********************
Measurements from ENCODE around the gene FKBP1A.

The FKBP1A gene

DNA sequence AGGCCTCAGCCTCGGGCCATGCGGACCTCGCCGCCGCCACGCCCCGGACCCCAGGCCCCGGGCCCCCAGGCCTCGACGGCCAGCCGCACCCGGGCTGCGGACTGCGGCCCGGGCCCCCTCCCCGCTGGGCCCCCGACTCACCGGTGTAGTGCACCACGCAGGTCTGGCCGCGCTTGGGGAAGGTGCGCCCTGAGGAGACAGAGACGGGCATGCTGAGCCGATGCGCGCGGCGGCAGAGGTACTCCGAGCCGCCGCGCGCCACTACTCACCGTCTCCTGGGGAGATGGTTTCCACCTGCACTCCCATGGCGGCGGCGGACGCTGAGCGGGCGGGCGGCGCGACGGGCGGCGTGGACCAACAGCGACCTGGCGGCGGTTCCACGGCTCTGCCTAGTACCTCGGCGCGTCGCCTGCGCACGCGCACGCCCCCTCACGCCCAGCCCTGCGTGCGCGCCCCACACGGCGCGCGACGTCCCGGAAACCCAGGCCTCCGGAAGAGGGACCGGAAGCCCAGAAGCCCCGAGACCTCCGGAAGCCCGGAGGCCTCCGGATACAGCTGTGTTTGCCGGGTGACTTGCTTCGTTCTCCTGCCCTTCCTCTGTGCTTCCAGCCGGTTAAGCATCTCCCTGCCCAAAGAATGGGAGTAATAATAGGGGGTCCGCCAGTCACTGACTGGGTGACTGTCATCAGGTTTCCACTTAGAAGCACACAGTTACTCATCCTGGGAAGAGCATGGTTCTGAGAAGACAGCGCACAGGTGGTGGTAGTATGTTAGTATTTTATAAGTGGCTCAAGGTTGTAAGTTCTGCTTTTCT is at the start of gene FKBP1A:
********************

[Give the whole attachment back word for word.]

Measurements from ENCODE around the gene FKBP1A.

The FKBP1A gene

DNA sequence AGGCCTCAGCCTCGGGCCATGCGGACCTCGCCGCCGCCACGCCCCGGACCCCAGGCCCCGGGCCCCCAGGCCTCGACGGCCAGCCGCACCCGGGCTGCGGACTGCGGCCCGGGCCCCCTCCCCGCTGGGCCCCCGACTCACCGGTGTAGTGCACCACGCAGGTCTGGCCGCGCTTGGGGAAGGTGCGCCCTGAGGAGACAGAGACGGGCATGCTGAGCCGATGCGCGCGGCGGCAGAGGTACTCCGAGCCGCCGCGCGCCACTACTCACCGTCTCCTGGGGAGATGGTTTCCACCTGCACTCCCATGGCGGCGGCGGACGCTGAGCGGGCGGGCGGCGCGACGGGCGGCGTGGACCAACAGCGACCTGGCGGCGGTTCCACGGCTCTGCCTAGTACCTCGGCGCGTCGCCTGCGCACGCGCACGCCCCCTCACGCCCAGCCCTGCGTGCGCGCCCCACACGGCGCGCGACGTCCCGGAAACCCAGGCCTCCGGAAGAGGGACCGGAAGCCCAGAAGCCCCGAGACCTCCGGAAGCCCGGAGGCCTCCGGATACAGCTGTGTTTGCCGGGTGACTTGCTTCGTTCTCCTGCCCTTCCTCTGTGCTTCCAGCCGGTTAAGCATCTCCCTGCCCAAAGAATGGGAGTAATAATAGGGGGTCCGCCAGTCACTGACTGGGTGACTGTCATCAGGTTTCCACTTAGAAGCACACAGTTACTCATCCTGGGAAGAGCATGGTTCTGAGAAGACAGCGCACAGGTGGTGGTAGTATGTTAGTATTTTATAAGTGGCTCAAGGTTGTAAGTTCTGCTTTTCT is at the start of gene FKBP1A: